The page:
How the test is done:
First the original track is placed in a multitrack digital audio computer workstation program as shown below in red.
Next, the mp3 made from that original track is placed in a track below (yellow) and flipped upside-down (polarity inverted) so that the two tracks are mixed together "out of phase." (Note "out of phase" is the term commonly and incorrectly used to describe polarity inversion, which is equivalent to flipping the "+" and "-" or red and black wires on a speaker.)
With volume levels of the original and the mp3 tracks exactly matched, mixing the two tracks together will leave only the difference between the two red and yellow tracks -- the mp3 subtracted from the original. If the two tracks are really identical, then no sound whatever will be heard from the mix of the two tracks.
Listening to the difference green track gives us two pieces of information -- the volume of the difference, and the nature or "tone" of that difference. The difference track then, is the sound of what is done to the original signal in the process of making an mp3 out of it. One might argue that this difference is the result of subtraction—subtracting the mp3 from the WAV, but it is also ADDITIONAL sound in the form of distortion, that is added into the sonic end result, since the ear cannot distinguish between distortion that is added or subtracted.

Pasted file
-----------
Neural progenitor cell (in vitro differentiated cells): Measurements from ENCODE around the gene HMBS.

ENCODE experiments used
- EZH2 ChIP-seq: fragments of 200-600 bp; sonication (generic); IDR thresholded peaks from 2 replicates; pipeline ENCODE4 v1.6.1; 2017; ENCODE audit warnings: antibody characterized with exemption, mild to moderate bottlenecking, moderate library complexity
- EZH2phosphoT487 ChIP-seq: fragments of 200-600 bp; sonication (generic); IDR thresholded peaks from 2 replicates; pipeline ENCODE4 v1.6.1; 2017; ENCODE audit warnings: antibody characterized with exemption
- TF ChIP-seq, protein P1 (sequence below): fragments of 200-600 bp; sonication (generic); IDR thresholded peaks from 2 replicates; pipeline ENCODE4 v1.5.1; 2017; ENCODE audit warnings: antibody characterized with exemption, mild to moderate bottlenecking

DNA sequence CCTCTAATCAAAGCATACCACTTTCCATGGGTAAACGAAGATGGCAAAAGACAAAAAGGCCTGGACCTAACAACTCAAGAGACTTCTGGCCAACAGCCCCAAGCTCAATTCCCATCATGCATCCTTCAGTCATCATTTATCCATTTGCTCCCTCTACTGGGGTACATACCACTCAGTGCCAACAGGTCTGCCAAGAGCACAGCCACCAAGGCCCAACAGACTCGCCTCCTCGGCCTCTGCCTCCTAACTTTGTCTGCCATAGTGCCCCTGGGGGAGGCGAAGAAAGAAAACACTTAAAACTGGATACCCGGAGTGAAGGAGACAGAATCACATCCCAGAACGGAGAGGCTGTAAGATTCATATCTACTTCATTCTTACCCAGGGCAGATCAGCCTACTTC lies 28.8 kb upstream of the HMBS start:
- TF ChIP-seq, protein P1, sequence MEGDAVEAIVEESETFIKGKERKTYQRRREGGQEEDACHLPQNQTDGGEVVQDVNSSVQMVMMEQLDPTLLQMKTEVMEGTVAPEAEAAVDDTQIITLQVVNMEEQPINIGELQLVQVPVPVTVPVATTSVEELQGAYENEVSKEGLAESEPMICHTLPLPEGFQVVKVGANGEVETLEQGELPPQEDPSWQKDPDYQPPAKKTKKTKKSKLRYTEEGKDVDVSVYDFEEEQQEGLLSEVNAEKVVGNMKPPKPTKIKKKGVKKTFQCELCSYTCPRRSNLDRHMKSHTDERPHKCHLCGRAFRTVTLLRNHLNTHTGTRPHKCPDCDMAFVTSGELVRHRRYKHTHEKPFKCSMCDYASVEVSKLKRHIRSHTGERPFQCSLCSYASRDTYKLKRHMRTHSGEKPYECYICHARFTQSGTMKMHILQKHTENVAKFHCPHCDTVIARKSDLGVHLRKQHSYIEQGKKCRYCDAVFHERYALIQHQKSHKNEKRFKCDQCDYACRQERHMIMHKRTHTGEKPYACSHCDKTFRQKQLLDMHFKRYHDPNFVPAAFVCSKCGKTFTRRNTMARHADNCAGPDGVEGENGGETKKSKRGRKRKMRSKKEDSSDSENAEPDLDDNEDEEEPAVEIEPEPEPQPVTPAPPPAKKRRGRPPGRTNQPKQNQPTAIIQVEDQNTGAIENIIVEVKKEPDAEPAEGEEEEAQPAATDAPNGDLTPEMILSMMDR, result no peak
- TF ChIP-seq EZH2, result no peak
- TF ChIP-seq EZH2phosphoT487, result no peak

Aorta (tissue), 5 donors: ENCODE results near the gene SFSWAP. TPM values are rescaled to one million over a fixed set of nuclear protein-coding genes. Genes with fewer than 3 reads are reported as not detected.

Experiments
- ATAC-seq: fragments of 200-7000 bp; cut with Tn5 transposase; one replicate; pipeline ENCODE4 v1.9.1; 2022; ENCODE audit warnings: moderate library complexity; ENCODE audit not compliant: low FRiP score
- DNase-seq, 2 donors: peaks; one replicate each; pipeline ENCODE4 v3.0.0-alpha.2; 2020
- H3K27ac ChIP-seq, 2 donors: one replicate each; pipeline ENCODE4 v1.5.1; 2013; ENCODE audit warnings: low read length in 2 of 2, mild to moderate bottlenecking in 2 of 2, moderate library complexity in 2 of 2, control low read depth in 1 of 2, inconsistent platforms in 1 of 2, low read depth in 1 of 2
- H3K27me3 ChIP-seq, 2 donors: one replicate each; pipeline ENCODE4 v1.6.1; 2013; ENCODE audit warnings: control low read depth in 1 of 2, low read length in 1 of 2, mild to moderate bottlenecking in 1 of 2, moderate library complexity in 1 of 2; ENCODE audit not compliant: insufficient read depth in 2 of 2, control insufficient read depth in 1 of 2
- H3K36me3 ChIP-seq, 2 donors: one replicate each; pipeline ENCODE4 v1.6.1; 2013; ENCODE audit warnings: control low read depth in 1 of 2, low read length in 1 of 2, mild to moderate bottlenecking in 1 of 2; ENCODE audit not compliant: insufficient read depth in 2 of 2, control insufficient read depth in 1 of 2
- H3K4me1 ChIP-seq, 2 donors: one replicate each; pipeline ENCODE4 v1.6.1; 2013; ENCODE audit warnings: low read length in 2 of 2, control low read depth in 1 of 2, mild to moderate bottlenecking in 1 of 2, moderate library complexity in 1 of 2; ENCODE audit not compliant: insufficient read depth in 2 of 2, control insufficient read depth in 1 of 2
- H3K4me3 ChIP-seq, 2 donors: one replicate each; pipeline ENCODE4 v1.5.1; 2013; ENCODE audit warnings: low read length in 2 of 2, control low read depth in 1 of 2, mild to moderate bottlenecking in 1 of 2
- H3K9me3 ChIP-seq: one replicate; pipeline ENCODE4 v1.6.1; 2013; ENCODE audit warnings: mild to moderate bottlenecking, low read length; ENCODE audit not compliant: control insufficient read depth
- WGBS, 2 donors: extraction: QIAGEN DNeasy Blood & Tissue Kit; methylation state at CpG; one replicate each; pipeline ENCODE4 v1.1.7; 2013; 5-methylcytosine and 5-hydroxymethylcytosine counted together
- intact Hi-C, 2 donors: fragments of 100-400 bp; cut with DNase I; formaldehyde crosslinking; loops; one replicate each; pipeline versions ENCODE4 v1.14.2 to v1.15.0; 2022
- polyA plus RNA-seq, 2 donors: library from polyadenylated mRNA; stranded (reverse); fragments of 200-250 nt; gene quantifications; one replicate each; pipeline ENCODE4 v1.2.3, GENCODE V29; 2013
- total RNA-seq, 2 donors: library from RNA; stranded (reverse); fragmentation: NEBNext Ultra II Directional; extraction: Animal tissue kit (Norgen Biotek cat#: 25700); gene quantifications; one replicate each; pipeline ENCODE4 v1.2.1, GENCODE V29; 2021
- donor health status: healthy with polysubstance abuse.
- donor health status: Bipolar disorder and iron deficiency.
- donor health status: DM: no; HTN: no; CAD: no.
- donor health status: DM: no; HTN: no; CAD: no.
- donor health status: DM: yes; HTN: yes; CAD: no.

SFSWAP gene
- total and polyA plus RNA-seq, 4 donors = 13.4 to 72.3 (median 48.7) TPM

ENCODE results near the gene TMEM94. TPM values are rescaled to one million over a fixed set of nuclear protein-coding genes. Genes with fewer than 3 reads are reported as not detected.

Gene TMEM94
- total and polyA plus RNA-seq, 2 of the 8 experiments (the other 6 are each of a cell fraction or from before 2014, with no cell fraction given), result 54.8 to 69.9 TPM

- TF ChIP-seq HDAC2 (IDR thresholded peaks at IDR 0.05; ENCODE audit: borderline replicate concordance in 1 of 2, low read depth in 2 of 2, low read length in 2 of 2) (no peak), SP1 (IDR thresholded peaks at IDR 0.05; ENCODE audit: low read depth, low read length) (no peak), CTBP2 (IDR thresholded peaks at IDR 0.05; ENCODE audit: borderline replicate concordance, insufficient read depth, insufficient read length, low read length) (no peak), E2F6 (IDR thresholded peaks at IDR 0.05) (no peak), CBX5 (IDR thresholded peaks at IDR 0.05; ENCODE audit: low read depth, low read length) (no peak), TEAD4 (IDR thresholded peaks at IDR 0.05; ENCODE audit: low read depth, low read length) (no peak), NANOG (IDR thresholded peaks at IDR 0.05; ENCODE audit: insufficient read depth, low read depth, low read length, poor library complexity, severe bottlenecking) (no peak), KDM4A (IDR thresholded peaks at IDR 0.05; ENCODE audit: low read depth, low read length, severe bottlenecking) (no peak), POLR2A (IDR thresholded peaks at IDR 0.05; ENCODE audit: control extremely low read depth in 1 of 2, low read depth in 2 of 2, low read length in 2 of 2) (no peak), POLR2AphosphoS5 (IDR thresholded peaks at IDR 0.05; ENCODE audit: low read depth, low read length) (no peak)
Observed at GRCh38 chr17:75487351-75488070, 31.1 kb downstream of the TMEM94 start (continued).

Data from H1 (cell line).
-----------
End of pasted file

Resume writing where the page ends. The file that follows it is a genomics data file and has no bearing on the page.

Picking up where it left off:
As you will hear, the difference is a disgusting abomination, and clearly something no one in their right mind would willingly pay for with hard-earned money knowing the hidden truth in advance.
This screen shot shows how the original and the mp3 were carefully aligned--accurate to the individual digital audio sample--to remove errors due to track timing. The "FX2" box highlight reflects the use of a polarity inversion applied to the mp3 track. Polarity inversion merely flips the audio wave form upside-down so that it will cancel out totally. Two identical sound files treated this way (e.g. if we used two originals), when mixed together (to make our green result), would produce a track of total silence. The reason that the third green subtraction track is not silent is because of the differences between the original and the mp3 tracks.